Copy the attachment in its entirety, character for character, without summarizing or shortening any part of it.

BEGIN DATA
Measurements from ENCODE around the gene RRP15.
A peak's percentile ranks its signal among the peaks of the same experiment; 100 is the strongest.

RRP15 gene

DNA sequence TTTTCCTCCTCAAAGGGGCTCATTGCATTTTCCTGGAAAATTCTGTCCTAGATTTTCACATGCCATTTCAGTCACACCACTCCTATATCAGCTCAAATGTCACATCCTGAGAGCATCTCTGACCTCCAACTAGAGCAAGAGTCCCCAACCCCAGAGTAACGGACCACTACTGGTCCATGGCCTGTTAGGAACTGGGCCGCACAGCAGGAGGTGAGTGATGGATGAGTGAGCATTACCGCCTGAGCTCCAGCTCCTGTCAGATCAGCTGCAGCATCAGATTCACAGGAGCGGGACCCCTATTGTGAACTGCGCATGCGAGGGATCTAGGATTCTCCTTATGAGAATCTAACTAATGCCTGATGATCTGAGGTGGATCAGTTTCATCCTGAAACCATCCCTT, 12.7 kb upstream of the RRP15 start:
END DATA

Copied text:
Measurements from ENCODE around the gene RRP15.
A peak's percentile ranks its signal among the peaks of the same experiment; 100 is the strongest.

RRP15 gene

DNA sequence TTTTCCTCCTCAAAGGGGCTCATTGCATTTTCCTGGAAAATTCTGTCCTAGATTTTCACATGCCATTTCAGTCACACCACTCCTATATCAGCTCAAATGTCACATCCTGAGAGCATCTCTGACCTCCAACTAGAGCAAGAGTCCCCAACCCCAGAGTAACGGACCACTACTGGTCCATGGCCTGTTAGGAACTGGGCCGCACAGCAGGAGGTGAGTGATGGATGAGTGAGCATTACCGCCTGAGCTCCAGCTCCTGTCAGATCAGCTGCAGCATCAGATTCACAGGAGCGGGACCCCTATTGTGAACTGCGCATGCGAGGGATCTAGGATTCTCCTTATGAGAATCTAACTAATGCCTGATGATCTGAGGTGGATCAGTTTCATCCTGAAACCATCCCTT, 12.7 kb upstream of the RRP15 start: